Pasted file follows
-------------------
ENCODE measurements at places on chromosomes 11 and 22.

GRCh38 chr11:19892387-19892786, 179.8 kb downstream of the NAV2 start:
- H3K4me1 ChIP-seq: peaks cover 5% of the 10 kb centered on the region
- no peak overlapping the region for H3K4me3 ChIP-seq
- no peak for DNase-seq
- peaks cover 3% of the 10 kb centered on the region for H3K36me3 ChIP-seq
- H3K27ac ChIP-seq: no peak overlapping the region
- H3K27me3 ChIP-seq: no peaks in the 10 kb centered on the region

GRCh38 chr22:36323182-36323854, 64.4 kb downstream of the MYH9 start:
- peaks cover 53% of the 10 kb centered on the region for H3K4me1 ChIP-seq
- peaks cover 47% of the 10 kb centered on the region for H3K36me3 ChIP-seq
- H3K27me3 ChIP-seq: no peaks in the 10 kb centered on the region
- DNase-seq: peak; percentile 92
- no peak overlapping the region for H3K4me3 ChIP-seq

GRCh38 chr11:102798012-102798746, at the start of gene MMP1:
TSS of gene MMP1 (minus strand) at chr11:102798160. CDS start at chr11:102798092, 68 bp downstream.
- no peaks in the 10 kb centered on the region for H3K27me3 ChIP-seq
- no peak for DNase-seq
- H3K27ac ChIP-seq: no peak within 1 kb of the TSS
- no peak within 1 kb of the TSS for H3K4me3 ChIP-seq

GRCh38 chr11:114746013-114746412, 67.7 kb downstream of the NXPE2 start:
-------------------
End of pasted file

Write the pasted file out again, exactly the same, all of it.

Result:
ENCODE measurements at places on chromosomes 11 and 22.

GRCh38 chr11:19892387-19892786, 179.8 kb downstream of the NAV2 start:
- H3K4me1 ChIP-seq: peaks cover 5% of the 10 kb centered on the region
- no peak overlapping the region for H3K4me3 ChIP-seq
- no peak for DNase-seq
- peaks cover 3% of the 10 kb centered on the region for H3K36me3 ChIP-seq
- H3K27ac ChIP-seq: no peak overlapping the region
- H3K27me3 ChIP-seq: no peaks in the 10 kb centered on the region

GRCh38 chr22:36323182-36323854, 64.4 kb downstream of the MYH9 start:
- peaks cover 53% of the 10 kb centered on the region for H3K4me1 ChIP-seq
- peaks cover 47% of the 10 kb centered on the region for H3K36me3 ChIP-seq
- H3K27me3 ChIP-seq: no peaks in the 10 kb centered on the region
- DNase-seq: peak; percentile 92
- no peak overlapping the region for H3K4me3 ChIP-seq

GRCh38 chr11:102798012-102798746, at the start of gene MMP1:
TSS of gene MMP1 (minus strand) at chr11:102798160. CDS start at chr11:102798092, 68 bp downstream.
- no peaks in the 10 kb centered on the region for H3K27me3 ChIP-seq
- no peak for DNase-seq
- H3K27ac ChIP-seq: no peak within 1 kb of the TSS
- no peak within 1 kb of the TSS for H3K4me3 ChIP-seq

GRCh38 chr11:114746013-114746412, 67.7 kb downstream of the NXPE2 start: